To the Editor

Back to Contents of Issue: November 2002


I WAS READING WITH interest the September Blowfish column and was wondering what was the source for the "rounder heads" entry.
Michael Fitzpatrick

We had several inquiries about that item. The magazine that said 85.7 percent of the Japanese have round heads is ASCII NET J, according to our finny correspondent, but it has since gone defunct.

We also had some mail about the Viewpoint from the J@pan Inc newsletter "Dealing with Car Authorities Isn't That Simple." In the story, our senior editor Sumie Kawakami describes her experience in dealing with the system of mandatory car inspections, or shaken. Unable to change the ownership of a used car she bought, she was not allowed to drive it or get rid of it. Here are a couple of the responses. -- the editors


I have unfortunately no solution for Sumie's Mazda if she wishes to keep it on the road legally. Paying Hugo's taxes seems a bit extreme but she doesn't have many options by the look of things. If she wishes to terminate the arrangement legally, however, I have a cunning plan.

I believe that parking it anywhere in Roppongi for 30 minutes will see it removed for free to the designated car park behind Hard Rock Cafe waiting for the owner (Hugo, I believe that would be) to pick it up. Considering that disposal of a vehicle costs JPY20,000 to JPY30,000 and the fine is JPY30,000, there is little cost difference even if they try to force her to remove it (for which I see no legal grounds whereby they can do so). Moreover, leaving the car in a car park rather than dumping it in a junk pile is probably better for the environment in the short term.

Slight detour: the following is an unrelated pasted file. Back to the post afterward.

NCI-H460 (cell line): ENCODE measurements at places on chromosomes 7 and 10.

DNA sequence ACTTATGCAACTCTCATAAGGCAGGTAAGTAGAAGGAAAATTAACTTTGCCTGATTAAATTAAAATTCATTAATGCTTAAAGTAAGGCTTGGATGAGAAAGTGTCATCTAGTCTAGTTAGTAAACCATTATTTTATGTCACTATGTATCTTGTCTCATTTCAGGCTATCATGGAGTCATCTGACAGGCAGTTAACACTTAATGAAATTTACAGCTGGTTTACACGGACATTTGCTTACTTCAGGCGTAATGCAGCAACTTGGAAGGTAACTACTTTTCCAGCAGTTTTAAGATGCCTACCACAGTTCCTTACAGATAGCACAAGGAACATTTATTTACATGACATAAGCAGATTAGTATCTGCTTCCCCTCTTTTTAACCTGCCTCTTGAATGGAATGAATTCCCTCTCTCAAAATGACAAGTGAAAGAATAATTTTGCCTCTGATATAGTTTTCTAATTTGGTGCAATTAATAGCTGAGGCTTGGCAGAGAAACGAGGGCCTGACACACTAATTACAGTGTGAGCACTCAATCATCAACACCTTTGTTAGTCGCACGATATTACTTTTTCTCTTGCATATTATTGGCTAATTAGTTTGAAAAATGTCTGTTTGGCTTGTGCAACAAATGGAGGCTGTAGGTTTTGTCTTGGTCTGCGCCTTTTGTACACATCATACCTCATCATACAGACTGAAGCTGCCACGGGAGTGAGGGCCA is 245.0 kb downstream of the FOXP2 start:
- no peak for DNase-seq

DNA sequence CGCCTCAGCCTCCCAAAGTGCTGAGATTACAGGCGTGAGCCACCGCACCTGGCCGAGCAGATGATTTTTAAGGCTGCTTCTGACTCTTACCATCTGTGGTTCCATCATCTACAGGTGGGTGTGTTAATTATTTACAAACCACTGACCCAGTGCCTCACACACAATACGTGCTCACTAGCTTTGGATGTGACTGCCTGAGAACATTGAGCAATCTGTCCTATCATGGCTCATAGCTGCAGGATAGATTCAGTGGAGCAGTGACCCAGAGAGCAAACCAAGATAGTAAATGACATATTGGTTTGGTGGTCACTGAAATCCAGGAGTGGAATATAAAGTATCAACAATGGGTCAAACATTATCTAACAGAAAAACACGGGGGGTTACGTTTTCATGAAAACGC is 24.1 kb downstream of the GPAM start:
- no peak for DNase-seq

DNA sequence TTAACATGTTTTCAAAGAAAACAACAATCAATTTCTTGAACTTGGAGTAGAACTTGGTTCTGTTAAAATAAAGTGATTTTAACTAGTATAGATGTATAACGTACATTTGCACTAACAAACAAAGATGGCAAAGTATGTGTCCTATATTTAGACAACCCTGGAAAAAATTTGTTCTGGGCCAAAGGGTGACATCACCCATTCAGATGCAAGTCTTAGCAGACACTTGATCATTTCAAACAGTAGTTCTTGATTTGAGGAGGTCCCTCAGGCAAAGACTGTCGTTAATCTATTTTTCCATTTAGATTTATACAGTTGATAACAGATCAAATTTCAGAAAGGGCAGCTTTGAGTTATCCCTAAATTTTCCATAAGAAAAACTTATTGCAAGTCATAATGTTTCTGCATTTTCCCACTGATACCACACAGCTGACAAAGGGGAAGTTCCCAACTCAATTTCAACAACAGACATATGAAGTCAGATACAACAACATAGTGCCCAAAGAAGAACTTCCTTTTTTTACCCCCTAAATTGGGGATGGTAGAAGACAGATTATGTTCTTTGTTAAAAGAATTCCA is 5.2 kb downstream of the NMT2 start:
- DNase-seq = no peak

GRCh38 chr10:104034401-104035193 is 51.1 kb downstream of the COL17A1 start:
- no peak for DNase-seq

T. Allen.



Sumie, you're not the first and will definitely not be the last person in Tokyo who has had problems dealing with the Land Transport Department and the Tax Department when it comes to their car. Every other month or so we have people come to our office with problems such as this, sometimes even with near new cars that they have purchased privately and cannot get title to.

We sort most of them out without too much hassle. This is what we do -- we are a car company and our customers are all foreigners. We have seen all the problems, and the problems almost always start with a lack of knowledge of the rules and regulations.

The most important documents for the change of ownership process are the owner's certified or notarized signature from the embassy, the power of attorney and the transfer document.

The certified signature is used in place of an inkanshomei (certified stamp) from the ward office and is only valid for three months. Here is the crux of the issue: If you do not change the title of the vehicle within three months, you will need to get a newly issued certified signature; if the seller has left the country, this may be impossible and you may never get title to the car.

The problem is more often than not lack of knowledge of the procedure rather than the procedure itself being overly difficult.
Shaun Conroy
Occidental Cars



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